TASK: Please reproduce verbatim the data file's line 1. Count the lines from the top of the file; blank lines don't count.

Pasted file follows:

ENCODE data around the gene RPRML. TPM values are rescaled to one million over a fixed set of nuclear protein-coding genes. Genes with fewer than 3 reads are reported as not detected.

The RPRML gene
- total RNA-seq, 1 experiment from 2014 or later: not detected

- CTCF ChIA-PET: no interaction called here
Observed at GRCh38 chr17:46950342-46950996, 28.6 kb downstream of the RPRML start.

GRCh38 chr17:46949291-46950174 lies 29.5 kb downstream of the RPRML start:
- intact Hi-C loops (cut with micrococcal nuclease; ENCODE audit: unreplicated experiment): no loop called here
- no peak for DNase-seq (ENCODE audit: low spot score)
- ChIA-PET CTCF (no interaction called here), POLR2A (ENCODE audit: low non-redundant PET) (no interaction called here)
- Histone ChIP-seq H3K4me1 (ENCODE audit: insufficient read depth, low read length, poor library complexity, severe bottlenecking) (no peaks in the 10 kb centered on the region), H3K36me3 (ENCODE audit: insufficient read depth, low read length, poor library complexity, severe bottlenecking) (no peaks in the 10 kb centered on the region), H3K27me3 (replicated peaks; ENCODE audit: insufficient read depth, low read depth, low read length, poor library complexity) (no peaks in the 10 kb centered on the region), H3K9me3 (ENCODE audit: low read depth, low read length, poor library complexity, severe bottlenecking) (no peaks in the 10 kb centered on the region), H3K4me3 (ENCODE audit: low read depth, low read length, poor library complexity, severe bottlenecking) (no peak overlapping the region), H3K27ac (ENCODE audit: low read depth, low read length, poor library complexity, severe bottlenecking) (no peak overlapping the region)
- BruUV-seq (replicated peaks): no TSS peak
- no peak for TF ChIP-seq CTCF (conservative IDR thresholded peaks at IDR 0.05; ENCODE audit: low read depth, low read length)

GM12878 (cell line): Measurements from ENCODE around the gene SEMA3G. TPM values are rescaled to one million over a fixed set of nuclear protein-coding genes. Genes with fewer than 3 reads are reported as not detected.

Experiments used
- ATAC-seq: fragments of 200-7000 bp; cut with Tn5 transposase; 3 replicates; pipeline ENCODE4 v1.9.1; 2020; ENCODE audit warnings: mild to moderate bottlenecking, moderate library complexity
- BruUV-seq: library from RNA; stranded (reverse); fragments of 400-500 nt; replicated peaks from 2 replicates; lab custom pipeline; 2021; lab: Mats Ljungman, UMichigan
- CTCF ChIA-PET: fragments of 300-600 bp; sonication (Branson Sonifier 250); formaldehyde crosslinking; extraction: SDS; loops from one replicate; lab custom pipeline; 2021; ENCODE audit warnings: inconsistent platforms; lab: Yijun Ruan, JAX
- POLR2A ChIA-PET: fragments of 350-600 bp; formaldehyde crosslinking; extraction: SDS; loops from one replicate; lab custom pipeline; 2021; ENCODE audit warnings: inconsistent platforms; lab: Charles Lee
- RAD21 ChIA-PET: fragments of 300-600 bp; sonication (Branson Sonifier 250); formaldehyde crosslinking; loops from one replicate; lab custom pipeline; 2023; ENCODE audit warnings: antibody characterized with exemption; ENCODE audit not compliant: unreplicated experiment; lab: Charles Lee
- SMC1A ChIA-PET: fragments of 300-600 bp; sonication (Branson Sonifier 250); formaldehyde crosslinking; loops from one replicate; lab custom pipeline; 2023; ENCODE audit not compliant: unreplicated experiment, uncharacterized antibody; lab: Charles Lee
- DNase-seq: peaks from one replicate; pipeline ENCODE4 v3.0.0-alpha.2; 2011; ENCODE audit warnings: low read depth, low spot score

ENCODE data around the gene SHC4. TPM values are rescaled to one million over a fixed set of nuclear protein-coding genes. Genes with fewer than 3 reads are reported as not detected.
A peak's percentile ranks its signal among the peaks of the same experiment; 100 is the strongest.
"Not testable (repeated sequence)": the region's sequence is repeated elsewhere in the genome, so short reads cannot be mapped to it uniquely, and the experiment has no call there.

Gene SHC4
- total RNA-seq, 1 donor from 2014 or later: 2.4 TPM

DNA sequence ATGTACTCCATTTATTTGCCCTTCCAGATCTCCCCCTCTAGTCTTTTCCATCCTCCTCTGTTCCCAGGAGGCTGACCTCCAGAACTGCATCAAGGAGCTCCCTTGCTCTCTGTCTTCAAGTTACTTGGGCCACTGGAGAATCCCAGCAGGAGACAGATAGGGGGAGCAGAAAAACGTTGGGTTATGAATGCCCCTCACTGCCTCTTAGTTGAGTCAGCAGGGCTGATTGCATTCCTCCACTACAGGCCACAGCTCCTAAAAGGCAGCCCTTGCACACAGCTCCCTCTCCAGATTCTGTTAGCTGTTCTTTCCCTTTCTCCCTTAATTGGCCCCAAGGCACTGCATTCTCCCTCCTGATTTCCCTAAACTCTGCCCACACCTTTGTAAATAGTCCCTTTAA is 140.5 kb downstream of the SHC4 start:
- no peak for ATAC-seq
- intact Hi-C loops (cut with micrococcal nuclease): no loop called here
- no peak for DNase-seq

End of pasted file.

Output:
ENCODE data around the gene RPRML. TPM values are rescaled to one million over a fixed set of nuclear protein-coding genes. Genes with fewer than 3 reads are reported as not detected.